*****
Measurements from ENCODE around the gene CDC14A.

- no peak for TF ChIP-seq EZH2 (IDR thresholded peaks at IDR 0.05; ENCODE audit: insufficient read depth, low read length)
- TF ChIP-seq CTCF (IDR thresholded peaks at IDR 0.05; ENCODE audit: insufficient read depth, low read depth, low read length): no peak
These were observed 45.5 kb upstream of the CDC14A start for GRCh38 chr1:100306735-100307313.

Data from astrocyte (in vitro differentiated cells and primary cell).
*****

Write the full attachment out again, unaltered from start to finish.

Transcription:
Measurements from ENCODE around the gene CDC14A.

- no peak for TF ChIP-seq EZH2 (IDR thresholded peaks at IDR 0.05; ENCODE audit: insufficient read depth, low read length)
- TF ChIP-seq CTCF (IDR thresholded peaks at IDR 0.05; ENCODE audit: insufficient read depth, low read depth, low read length): no peak
These were observed 45.5 kb upstream of the CDC14A start for GRCh38 chr1:100306735-100307313.

Data from astrocyte (in vitro differentiated cells and primary cell).